In the challenging conditions of competitive global markets, however, a greater focus on customer centricity is worthwhile, says Rainer Simmoleit: “It satisfies customer needs both in the short term, because requests are implemented quickly and via smooth interfaces, and in the long term, because customers receive results through their involvement in the development of products and services that enable them to better implement their business model. Those who offer this to their customers immediately set themselves apart from the competition.”

About Dr. Patrick Olivan

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Dr Patrick Olivan is Head of Business Development for the solutions business at LAPP in Stuttgart. He studied mechanical engineering at the University of Stuttgart and holds a doctorate in innovation management. He wrote his doctoral thesis on the organisational concept of ambidexterity – the ability of organisations to run an efficient day-to-day business while simultaneously finding and creating innovative products and solutions.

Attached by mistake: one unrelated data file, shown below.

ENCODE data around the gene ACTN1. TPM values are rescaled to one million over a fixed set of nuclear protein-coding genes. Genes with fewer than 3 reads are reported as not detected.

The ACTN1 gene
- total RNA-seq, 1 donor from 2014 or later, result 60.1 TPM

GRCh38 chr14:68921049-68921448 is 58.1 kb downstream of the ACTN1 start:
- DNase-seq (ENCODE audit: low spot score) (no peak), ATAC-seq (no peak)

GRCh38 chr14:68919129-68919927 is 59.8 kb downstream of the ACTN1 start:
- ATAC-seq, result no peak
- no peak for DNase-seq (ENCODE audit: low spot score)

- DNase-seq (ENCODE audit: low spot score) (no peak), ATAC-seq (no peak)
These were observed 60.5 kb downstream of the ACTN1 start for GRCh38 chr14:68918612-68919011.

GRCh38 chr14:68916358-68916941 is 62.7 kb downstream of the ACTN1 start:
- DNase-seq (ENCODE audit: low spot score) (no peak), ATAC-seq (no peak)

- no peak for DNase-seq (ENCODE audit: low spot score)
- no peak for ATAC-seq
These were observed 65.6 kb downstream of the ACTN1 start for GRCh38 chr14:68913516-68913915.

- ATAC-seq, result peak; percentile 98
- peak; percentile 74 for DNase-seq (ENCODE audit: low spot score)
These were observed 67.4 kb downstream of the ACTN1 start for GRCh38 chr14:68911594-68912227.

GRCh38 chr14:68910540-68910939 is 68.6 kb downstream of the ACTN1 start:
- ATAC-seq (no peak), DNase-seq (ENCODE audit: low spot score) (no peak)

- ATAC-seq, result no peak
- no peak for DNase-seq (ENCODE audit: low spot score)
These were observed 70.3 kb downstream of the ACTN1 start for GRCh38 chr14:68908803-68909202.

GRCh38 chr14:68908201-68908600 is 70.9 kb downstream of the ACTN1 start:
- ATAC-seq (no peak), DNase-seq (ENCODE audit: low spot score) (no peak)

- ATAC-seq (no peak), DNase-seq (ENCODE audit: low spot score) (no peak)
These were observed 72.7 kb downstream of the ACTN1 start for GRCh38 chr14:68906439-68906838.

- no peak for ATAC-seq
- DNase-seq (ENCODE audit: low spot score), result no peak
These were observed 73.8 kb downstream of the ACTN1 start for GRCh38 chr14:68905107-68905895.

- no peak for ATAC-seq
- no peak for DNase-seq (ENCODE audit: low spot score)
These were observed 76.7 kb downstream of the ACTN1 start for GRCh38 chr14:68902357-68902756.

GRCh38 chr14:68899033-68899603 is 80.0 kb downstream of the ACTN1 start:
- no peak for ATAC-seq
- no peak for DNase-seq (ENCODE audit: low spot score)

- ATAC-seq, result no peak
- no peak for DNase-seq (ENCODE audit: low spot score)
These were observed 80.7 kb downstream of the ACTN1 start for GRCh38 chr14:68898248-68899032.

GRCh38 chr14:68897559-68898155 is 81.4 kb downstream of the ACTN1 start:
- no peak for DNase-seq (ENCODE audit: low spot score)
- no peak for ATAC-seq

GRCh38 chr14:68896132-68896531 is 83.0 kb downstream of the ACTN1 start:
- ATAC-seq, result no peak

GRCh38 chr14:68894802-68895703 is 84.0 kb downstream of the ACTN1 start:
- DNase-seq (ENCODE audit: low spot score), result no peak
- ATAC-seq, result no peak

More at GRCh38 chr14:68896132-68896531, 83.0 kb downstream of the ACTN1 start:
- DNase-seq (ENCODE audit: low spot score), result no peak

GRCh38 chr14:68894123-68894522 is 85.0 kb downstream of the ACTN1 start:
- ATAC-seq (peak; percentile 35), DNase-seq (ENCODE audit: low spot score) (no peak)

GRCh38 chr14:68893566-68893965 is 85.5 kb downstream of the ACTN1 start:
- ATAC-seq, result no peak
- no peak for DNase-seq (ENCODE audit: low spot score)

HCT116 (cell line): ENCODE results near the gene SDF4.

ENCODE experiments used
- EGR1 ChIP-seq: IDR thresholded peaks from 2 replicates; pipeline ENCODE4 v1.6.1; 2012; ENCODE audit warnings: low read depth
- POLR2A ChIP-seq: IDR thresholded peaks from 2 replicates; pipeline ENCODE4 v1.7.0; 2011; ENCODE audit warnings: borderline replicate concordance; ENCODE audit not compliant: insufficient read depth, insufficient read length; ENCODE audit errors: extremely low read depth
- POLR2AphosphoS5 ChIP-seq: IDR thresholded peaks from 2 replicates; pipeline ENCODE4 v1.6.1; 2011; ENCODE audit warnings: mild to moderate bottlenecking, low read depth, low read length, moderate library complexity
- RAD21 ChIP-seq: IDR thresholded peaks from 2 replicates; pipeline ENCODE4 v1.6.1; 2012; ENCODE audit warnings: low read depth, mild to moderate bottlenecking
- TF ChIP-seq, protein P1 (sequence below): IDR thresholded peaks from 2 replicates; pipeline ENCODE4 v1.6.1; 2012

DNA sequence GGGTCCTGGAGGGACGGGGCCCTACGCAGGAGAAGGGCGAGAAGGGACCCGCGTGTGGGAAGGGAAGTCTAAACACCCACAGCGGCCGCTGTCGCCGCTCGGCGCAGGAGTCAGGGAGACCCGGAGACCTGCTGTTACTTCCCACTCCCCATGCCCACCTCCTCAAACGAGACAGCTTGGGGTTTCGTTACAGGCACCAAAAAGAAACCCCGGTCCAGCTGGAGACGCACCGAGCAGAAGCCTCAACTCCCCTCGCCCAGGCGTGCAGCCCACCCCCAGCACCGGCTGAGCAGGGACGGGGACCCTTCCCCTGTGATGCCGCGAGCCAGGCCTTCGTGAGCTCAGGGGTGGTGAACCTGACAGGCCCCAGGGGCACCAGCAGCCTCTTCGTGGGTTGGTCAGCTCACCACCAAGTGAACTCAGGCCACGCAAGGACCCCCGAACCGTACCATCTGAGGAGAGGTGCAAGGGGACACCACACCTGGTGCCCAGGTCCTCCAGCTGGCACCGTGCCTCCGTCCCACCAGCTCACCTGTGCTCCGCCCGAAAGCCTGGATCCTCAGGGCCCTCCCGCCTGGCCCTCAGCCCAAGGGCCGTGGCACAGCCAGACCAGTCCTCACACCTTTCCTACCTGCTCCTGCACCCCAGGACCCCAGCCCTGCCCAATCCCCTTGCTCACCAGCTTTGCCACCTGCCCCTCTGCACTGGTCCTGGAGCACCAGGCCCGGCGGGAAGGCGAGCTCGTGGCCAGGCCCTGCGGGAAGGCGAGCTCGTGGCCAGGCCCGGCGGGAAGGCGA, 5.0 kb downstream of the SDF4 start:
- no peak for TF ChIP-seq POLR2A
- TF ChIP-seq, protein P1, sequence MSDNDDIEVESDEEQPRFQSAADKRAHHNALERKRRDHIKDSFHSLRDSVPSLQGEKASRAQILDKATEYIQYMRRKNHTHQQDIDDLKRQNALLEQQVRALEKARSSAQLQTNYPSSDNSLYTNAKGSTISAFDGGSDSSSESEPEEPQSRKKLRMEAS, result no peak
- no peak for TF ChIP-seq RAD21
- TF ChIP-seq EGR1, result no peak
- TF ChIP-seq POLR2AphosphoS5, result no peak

Customer and solution-orientated to market maturity

At LAPP, Rainer Simmoleit worked with the team of innovation expert Dr Patrick Olivan, Head of Business Development, to anchor customer centricity even more firmly in the company than before. Dr Patrick Olivan says: “At LAPP, we have long pursued the principle of ambidexterity: in addition to efficient day-to-day business, it is important to us that all of our employees are also able to think and act strategically and innovatively. Together with intensive customer contact, this means that we have always taken a solution- and customer-orientated approach – but with external support, we have become even more systematic.”